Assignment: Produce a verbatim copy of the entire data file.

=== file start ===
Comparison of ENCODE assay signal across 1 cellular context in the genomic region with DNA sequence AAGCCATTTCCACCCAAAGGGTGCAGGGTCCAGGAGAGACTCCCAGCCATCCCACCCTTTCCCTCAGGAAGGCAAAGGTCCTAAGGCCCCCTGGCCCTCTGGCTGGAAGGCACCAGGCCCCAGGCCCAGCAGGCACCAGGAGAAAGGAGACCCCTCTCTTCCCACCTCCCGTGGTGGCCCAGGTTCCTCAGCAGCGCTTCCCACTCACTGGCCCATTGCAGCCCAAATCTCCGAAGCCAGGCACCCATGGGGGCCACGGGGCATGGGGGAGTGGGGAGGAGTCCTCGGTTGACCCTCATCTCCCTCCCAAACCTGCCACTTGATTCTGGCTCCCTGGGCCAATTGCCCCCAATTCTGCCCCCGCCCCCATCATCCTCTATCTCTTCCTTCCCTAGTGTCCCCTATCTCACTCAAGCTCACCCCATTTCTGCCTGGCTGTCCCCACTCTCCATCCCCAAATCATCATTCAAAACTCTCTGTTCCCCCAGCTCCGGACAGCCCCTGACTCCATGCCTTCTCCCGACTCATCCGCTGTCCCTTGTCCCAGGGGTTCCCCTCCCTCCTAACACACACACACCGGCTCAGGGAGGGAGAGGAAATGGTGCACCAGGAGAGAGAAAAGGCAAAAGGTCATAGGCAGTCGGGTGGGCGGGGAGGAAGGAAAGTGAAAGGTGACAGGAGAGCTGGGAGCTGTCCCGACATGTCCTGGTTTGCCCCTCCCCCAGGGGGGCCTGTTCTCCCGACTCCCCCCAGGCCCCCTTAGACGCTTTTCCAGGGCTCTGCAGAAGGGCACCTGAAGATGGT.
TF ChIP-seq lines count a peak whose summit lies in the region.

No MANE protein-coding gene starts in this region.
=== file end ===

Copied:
Comparison of ENCODE assay signal across 1 cellular context in the genomic region with DNA sequence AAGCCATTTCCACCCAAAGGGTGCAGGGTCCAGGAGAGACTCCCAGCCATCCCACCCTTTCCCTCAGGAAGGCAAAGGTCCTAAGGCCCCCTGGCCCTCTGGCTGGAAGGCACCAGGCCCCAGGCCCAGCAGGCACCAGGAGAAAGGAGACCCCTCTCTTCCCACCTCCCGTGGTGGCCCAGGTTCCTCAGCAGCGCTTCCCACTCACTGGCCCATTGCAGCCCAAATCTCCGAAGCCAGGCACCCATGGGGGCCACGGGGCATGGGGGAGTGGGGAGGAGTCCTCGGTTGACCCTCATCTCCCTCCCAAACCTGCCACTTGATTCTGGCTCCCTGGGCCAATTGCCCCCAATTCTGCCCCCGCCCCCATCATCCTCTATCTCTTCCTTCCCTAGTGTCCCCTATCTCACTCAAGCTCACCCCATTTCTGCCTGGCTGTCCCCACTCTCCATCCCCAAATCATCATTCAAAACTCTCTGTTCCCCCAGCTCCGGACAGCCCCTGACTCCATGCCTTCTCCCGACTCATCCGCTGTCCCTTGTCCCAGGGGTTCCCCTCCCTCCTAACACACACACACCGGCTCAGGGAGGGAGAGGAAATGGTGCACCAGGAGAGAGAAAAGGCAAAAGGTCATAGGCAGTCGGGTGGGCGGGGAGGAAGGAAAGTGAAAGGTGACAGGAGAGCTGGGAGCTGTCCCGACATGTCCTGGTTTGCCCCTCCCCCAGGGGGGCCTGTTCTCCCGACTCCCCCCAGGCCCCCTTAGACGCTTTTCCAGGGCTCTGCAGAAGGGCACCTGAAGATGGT.
TF ChIP-seq lines count a peak whose summit lies in the region.

No MANE protein-coding gene starts in this region.